The stalwart of British dark comedy on joining the West End debut of Martin McDonagh's twisted modern classic
Twenty years ago, Martin McDonagh ventured away from the two Irish trilogies that had turned him into one of the country’s most lauded playwrights. The Pillowman, though it had been publicly read and published since the mid 90s, premiered at the National Theatre in November 2003 and felt like a whole new direction for McDonagh.
Set in an undisclosed but vaguely Eastern European totalitarian police state, the play expanded on the British-Irish writer’s taste for dark comedy, stoking discussions around creative freedoms and censorship. It concerns Katurian, a writer of macabre tales who, along with “slow to get things” brother Michal, is imprisoned and interrogated by Topolski (good cop) and Ariel (bad cop) for the likeness of her work to a spate of recent killings.
As The Pillowman makes its West End debut two decades on, its talking points feel just as pertinent, with fiery debates around culture wars and freedom of speech seemingly spiralling every other week. As this revival’s backing from PEN International reminds us, threats to writers and their work also still goes beyond the realm of the hypothetical.
Running at The Duke Of York’s Theatre until September, this incarnation is directed by Matthew Dunster, who collaborated with McDonagh in 2015 on Hangmen, and sees Lilly Allen step up as the protagonist after impressing in 2:22 A Ghost Story. But though the multi-faceted star brings winning depth to Katurian, the play’s ominous and comedic powers are driven by Paul Kaye (Ariel) and Steven Pemberton (Tupolski) – two veterans of British dark comedy.
The pair have worked together before on Pemberton’s twisted anthology series Inside No. 9, and their creative partnership flourished during the process of The Pillowman. “We’ve been tubing in every day and we meet up in the local park to run lines safely away from dog walkers and passers by,” Pemberton tells me. “You don’t want to hear that, going through the lines of that particular play from two suspicious looking characters in the park…”
On stage, Kaye gives the brutish Ariel an intimidating presence while leaving enough space for subtlety to hint at a character arc. Pemberton, on the other hand, brings a more understated menace that adds both a bone dry execution to his many funny lines and an increasingly unpredictable level of threat.
Now eight series into Inside No. 9, the Blackburn-born actor and writer has learnt to sharpen his tools of suspense and surprise. “Each time audiences tune in they don’t even know what genre the episode is going to be in. Even midway through, they’re not sure how it’s going to land or where it’s gonna go. And I find that quite thrilling,” he says. As Tupolski, Pemberton has an active role in delivering some sobering shocks in the play. “It makes you feel really alive when you’re watching something like that, you know? You feel like you’re an active spectator rather than a passive one. That’s what I love about it.”
It’s apt that Inside No. 9 plays with form and narrative, given that throughout The Pillowman McDonagh constantly challenges what we should and shouldn’t laugh at – should and shouldn’t gasp at – as the two policemen harass Katurian. Pemberton is charged with one of the biggest balancing acts, delivering some of the play’s most potentially problematic lines while remaining, at heart, a well-meaning detective.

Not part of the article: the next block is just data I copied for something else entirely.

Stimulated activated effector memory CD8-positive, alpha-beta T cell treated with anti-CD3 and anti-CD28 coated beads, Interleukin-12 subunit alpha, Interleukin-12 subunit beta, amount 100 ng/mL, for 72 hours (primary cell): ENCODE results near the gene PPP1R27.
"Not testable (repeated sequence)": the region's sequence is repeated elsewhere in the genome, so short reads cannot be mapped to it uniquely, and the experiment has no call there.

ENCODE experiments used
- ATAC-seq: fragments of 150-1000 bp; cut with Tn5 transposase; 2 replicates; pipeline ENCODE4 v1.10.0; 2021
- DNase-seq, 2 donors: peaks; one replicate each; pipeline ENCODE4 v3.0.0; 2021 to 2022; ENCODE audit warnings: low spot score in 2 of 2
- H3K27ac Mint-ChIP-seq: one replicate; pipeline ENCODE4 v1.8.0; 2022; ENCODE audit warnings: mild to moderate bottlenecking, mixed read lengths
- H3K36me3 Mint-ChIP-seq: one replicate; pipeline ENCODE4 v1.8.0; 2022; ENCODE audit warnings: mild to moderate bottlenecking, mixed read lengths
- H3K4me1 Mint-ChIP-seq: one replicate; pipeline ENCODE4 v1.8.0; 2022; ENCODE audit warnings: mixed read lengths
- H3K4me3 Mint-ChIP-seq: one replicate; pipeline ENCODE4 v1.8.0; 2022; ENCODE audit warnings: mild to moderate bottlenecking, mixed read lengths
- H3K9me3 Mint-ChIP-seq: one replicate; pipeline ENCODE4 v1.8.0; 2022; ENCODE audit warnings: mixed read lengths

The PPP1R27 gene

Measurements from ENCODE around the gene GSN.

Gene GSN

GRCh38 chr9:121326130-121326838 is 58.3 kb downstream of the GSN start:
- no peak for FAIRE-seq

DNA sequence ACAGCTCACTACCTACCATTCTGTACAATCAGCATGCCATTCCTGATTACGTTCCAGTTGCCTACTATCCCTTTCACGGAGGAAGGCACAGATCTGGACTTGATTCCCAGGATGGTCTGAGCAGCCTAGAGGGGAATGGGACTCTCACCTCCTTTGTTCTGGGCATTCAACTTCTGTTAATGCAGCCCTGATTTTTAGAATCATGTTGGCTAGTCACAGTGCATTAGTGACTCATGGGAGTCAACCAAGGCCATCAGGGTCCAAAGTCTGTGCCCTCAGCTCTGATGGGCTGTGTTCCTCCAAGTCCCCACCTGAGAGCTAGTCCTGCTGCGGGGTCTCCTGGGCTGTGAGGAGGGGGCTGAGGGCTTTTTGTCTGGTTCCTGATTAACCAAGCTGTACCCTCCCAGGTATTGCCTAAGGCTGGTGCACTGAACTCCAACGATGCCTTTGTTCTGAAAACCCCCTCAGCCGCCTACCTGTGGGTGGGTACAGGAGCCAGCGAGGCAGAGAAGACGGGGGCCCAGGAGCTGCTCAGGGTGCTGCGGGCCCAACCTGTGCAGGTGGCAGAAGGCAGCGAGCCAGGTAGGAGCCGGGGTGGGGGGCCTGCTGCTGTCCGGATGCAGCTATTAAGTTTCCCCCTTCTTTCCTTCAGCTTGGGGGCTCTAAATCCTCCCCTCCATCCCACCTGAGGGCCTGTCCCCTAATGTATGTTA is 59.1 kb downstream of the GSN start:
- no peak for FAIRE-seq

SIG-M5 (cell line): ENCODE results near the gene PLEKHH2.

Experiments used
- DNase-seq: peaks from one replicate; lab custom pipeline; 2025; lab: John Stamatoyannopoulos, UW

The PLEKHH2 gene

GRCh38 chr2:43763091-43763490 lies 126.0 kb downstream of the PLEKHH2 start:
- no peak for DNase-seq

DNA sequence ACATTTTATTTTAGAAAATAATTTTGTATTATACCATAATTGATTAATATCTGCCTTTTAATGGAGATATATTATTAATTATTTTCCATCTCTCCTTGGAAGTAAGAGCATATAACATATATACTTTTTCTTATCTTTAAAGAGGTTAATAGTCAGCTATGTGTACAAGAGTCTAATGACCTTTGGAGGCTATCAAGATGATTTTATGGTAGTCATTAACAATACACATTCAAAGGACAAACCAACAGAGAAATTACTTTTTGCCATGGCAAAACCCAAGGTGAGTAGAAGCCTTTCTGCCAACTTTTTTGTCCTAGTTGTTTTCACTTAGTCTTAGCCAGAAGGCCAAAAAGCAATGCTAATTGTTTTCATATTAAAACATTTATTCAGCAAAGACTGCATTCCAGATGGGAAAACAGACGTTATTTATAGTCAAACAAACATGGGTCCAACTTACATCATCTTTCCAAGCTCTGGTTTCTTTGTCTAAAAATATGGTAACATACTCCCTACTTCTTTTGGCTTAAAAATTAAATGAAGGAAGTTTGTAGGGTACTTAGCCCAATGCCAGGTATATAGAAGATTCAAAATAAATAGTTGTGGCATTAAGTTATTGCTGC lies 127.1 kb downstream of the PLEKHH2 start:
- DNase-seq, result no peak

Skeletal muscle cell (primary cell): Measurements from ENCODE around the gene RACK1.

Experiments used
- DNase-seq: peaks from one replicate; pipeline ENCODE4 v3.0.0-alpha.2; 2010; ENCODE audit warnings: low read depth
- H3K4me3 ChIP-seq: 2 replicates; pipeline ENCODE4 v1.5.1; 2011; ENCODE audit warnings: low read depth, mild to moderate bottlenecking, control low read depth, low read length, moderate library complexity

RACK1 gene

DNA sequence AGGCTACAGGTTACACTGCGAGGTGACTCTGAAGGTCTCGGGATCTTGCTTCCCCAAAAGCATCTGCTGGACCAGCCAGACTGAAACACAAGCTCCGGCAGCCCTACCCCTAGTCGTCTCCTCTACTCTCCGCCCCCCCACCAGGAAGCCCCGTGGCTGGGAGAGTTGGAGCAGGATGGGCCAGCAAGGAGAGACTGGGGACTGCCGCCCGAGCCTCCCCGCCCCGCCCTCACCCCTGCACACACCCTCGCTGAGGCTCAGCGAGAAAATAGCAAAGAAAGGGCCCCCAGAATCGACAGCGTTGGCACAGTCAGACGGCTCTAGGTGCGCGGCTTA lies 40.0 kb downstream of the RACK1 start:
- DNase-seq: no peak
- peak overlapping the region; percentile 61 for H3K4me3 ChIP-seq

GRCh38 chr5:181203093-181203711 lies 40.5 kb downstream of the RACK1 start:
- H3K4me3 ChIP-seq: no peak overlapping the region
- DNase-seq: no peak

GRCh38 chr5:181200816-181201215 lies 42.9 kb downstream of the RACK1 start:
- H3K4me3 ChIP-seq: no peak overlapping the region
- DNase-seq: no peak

This interplay is something that’s defined Pemberton’s career, ever since he found fame with The League of Gentlemen in the late 90s. “I grew up loving horror films and watching all kinds of black and white horror films on the TV when I was a little boy and yeah, I just have always gravitated towards that. I suppose I think every comedy needs a bit of drama, let’s say, or a bit of darkness or a bit of a twist. And I think every drama needs some comedy. The two go very, very well together. The Pillowman and I felt like a match made in heaven.”
The way he explains it, there’s a sense that Pemberton sidestepped the traditional casting process, so clear was he in McDonagh’s mind for the role. From the off, the 55-year-old was told this would be a highly collaborative process, with both McDonagh and Dunster attending every rehearsal together. “It meant we just got stuck into the characters and the story. Having Martin in the rehearsal room was a real privilege as it meant we were never really having to debate what the author intended.”
In the 20 years since The Pillowman‘s debut, McDonagh has evolved from a ‘punk playwright’ to one of Hollywood’s most respected writers and filmmakers; having created In Bruges, Seven Psychopaths, Three Billboards Outside Ebbing, Missouri and, more recently, The Banshees Of Insherin. Does Pemberton think this crossover with popular cinema can help bring in crowds that might not normally go to the theatre?
“It’s great when when you go to the theatre and you sense that there’s a real mixed audience out there. I think for sure there’ll be there’ll be people coming who know the play historically, there’ll be people coming because of Martin’s name, because they’re fans of his his work generally, and then Lily will bring in a different audience too. Just as long as people are prepared for what kind of play it is… And I think anyone who’s seen any of Martin’s work either on film or stage will know.”